Few things are as dreadful as waking up in the middle of the night and finding yourself unable to fall back asleep. As the minutes and hours tick by, you can’t help but think about how exhausted you’re going to feel the next day, which then stresses you out and makes it even harder to get any more shuteye. If this sounds terribly familiar—and if you live in fear of the hours between one and five AM each night—you may want to try a refreshingly simple yet doctor-approved approach for getting back to sleep.
Paradoxical intention is a sleep strategy that has been a pillar of cognitive-behavioral treatments for insomnia and related sleep issues for decades. Put simply, the strategy works like this: Rather than trying to fall back asleep, attempt to stay awake as long as possible.
Yes, I know it sounds crazy, but hear me out.
Just like a rabbit chasing a carrot on a string, sleep is most elusive when we’re fixated on it. After all, we don’t actually control our sleep—it happens involuntarily. “If the focus of one’s life becomes so much about doing things to get to sleep, you can actually increase sleep anxiety and paradoxically stop yourself from getting sleep,” observes seasoned sleep psychologist Katherine Hall, a sleep therapist at Somnus Therapy. “Just like when you try and force a quiet mind, thoughts seem to get louder.”
Paradoxical intention, meanwhile, plays a subtle trick on your body, and works to allow that sleep to come back naturally. “It encourages you to lie in bed without doing anything to try to fall asleep,” says Hall. “The idea is to tackle the worry that comes with lying in bed awake and to normalize it in your mind. Once you’ve faced this fear, anxiety reduces and you’ll soon find that you are drifting off to sleep.”
So don’t try to sleep, and be cool with it. Just stay conscious and embrace the boredom. Consider writing in your journal or reading a boring book. If you used to fall asleep during boring lectures, imagine that you’re in that boring classroom. Science has proven it works.
One study published in the scientific journal Nature Communications, even discovered the neurons in the human brain’s “pleasure center” (the nucleus accumbens) that induce sleep in response to boredom. According to another study, published in the scientific journal Behavioural and Cognitive Psychotherapy, paradoxical intention helped a group of people struggling to fall asleep reduce their sleep performance anxiety, sleep effort, and subjective sleep onset latency (perception of how long it takes to fall asleep).
“Telling yourself before bed, ‘I’m going to lay here awake and I’m fine with that,’ will help relax an overly anxious brain and will paradoxically make it easier to fall asleep.” says Dr. Sujay Kansagra, the director of Duke University’s Pediatric Neurology Sleep Medicine Program and a sleep health expert for Mattress Firm.
Of course, there’s still the question of why you keep waking up in the middle of the night at all. If you’re continuing to find yourself waking up at 2am and unable to fall back asleep, read on, because we’ve listed just a few of the things that may be affecting your own sleep right here. And for more great advice for catching more Z’s, learn why This Easy Trick for “Falling Asleep in 5 Minutes” Is Going Viral.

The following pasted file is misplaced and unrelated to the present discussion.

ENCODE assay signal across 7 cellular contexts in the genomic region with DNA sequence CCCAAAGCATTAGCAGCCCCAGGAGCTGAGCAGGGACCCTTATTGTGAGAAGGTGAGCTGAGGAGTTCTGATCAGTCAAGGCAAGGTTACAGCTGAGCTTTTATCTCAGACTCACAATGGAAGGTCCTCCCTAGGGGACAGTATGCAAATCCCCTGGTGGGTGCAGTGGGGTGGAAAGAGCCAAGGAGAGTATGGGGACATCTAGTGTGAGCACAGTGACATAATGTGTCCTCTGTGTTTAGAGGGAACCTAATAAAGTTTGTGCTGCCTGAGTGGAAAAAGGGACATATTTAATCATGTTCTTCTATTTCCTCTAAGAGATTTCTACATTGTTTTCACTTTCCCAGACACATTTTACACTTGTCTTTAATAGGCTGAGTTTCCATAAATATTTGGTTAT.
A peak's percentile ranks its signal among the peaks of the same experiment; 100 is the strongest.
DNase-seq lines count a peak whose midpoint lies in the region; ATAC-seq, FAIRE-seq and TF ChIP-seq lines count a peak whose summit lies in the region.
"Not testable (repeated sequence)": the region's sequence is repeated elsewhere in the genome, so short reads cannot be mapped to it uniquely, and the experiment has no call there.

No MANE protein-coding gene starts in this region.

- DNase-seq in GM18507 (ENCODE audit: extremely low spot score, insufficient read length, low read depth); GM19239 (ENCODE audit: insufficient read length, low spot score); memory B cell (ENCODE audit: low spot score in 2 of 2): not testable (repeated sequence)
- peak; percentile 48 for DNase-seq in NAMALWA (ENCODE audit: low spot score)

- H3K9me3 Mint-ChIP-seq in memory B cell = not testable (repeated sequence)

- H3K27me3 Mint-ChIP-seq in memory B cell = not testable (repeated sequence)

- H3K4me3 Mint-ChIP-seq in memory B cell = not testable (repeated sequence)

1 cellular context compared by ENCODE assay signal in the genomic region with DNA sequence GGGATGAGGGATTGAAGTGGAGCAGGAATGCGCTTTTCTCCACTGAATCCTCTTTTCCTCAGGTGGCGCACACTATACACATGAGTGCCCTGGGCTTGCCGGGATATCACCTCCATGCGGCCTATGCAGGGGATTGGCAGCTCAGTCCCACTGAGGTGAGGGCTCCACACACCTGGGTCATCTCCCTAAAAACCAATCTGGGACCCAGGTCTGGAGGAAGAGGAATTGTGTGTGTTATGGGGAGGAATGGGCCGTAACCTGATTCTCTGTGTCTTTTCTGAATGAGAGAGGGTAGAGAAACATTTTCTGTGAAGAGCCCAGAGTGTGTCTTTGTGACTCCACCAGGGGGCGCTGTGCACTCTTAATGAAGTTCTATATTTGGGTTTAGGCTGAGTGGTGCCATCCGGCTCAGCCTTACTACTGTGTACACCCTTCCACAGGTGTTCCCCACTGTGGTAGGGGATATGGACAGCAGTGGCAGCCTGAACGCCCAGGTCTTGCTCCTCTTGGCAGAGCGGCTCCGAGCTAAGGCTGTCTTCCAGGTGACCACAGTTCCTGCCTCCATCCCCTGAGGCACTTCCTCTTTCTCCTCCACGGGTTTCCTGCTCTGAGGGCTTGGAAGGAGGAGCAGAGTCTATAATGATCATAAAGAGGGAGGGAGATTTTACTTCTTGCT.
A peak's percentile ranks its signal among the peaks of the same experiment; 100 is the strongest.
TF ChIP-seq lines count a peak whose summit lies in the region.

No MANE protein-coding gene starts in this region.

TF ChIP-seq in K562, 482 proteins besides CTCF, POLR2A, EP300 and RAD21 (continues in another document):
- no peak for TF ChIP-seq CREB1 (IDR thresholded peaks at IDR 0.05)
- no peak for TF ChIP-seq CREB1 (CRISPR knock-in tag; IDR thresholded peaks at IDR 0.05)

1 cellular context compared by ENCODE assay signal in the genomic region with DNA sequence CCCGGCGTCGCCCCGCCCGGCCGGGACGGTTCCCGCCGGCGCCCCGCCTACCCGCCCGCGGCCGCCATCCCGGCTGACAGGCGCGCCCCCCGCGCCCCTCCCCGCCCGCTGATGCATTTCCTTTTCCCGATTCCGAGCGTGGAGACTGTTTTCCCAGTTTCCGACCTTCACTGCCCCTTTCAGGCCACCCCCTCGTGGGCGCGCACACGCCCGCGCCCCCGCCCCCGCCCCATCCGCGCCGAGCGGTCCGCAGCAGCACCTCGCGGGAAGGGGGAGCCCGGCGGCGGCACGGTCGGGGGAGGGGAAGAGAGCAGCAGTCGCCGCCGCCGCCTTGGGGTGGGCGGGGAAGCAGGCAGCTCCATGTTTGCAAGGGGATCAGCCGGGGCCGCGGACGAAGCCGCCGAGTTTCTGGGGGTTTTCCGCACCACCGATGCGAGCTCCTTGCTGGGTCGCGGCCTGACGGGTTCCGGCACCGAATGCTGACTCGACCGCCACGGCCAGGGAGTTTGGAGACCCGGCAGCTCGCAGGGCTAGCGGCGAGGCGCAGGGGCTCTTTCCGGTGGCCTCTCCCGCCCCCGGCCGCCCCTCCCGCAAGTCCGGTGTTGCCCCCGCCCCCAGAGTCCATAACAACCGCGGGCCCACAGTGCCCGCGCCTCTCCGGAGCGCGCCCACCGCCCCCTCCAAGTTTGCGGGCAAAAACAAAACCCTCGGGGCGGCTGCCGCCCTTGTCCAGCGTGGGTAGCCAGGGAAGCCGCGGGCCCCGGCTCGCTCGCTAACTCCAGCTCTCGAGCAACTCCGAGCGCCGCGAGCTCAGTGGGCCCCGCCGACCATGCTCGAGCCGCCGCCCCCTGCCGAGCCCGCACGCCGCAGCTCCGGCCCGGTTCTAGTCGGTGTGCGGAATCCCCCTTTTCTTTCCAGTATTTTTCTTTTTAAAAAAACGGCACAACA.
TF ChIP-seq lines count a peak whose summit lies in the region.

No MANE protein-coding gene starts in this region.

You’re overthinking it.
Insomnia can be a slippery slope. The moment one begins to think, “I’ve got a problem with my sleep,” chances are things are going to start getting worse, not better. The more pressure you place on yourself to get a good night’s sleep each evening, the worse your chances are of actually accomplishing that feat. Instead, enter each new night with no expectations. Sleep is a necessity of life, not a daily test to be passed.
You’re not disconnecting at the end of the day.
It’s always been beneficial to disconnect from the day’s worries and stressors before bedtime, but it’s especially important nowadays. We’re all “plugged in” to our phones constantly, and that’s a big reason why sleep issues are so widespread. If you’re checking work emails and depressing news headlines just before bed, you’re not giving yourself a fair chance at seven to eight hours of consecutive sleep. And for more healthy living advice, see why This Crazy-Popular Walking Workout Totally Works, Say Fitness Experts.
You’re taking too many naps.
An afternoon nap or two may sound very appealing in the moment, but extra sleep during the day may end up robbing you of deep, transformative sleep in the evening. Too much sleep can be just as detrimental as too little. If you’re having issues sleeping through the night, do your best to keep your snoozing to when the sun is down.
You’re drinking too much, too late.
Whether your midnight drink of choice is tea, warm milk, or whiskey—drinking too much before bed is essentially guaranteeing a few extra trips to the bathroom in the night. If your early morning awakenings usually coincide with a sprint to the toilet, consider cutting off all fluid intake an hour or two before hitting the sack.
While too much of any drink will do the trick, alcohol is a particularly bad choice before bed. Tons of research, such as this study published in Alcoholism: Clinical & Experimental Research, have found that while alcohol may help you fall asleep initially, it will almost certainly harm the quality of your sleep. And for more ways to get restful slumber, make sure you Never Do This If You Want Good Sleep, Say Health Experts.